Expert backs barter deals to boost airlines
Dubai, April 23, 2008
The International Air Transport Association (IATA) has forecast that airlines in the US are set to witness a 10 per cent reduction in net profits in 2008.
This is mostly due to high fuel costs from $5.6 billion to $4.5 billion as had been earlier predicted in December 2007.
“With oil prices buzzing at around the $110 a barrel mark, airlines are scampering to make ends meet,” said president and CEO of BizXchange (BizX) Bob Bagga.
“Through barter however, airlines can save cash on their budgeted operational expenditures and generate new and incremental revenue by accessing new passengers through BizX.”
Speaking at the Airline Payment Summit in Toronto, Canada, Bagga explained how airlines can cash in on their excess seat capacity, which is a perishable item, and offset budgetary expenditures.
“Last year we saved our clients a total of over $30 million. BizX can do the same for airlines in the Middle East,” he added.
A number of US based airlines have announced plans to reduce their workforce in order to stop their shrinking profit margins. Recently, Delta Air Lines, America’s No. 3 airline, revealed plans to cut 2,000 jobs and scale back flights.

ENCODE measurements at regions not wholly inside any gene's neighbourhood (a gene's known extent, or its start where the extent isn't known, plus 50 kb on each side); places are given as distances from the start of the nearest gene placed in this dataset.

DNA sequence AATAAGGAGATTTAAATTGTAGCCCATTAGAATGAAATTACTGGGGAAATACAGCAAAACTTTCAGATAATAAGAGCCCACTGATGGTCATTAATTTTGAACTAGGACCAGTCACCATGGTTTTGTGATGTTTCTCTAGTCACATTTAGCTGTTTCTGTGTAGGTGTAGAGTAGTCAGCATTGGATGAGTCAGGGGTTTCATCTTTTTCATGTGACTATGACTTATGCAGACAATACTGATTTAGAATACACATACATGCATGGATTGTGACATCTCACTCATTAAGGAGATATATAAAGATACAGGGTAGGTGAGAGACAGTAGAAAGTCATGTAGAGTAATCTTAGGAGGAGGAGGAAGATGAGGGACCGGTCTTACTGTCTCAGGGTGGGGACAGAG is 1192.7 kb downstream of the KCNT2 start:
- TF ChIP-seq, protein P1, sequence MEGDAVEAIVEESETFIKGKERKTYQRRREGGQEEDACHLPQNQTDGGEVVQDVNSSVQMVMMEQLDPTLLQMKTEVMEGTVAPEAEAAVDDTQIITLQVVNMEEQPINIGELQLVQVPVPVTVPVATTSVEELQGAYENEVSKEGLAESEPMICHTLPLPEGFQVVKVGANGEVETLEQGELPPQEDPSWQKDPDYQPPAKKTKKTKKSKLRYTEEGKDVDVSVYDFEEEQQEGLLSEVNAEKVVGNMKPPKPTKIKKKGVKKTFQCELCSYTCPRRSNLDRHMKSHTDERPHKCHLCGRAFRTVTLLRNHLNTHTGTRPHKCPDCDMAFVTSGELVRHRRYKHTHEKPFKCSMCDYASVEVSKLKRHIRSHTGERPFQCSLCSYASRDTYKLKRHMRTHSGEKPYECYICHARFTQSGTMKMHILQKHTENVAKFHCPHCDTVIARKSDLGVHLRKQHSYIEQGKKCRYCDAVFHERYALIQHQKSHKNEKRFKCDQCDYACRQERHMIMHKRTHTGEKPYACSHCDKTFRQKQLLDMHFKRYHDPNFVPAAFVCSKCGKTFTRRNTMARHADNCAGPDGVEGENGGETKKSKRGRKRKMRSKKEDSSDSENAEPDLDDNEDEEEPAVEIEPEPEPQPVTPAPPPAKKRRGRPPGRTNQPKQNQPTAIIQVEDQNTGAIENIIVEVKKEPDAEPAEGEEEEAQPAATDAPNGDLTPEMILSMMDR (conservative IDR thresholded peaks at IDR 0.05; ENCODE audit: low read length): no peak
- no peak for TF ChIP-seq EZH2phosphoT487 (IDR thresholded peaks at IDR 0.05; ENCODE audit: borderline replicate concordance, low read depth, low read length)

United Airlines has also announced that it will raised fares in the US and Canada by up to $30 round-trip.
And although the aviation sector in the Middle East is witnessing growth of eight per cent per year, Emirates Airlines, Dubai’s flagship carrier, announced its intention to increase fares by 5.5 per cent amid plans to cut costs by $100 million.
In essence, BizX takes a position in the airline’s excess inventory and in return, the airline would receive an equal value of ‘BizX Trade Credits’. The airline then uses these credits to ‘purchase’ budgeted expenditures for which they normally would write a cheque.”
Many airlines participate in direct barter. However this is not scalable as challenges dwell in accounting and the expiration of the acquired inventory. With BizX, credits do not expire and BizX keeps track of all trades based on Generally Accepted Accounting Principals (GAAP).
In other words, the sellers provide services when they have excess capacity, and the buyers use their credits at their convenience.
“BizXchange’s participation in the Airline Payment Summit showed how barter is a time-tested way for airlines to increase yields, load factors and their bottom lines,” said chairman of the summit and director of SeaMountain Michael Smith.
In the Middle East, BizX focuses on developing partnerships with companies involved in real estate, media, travel and hospitality, printing or any business that carries excess inventory or capacity.
Since inception BizX has turned over $200 million. It has over 2,000 clients and saved them over $30 million in cash last year. – TradeArabia News Service
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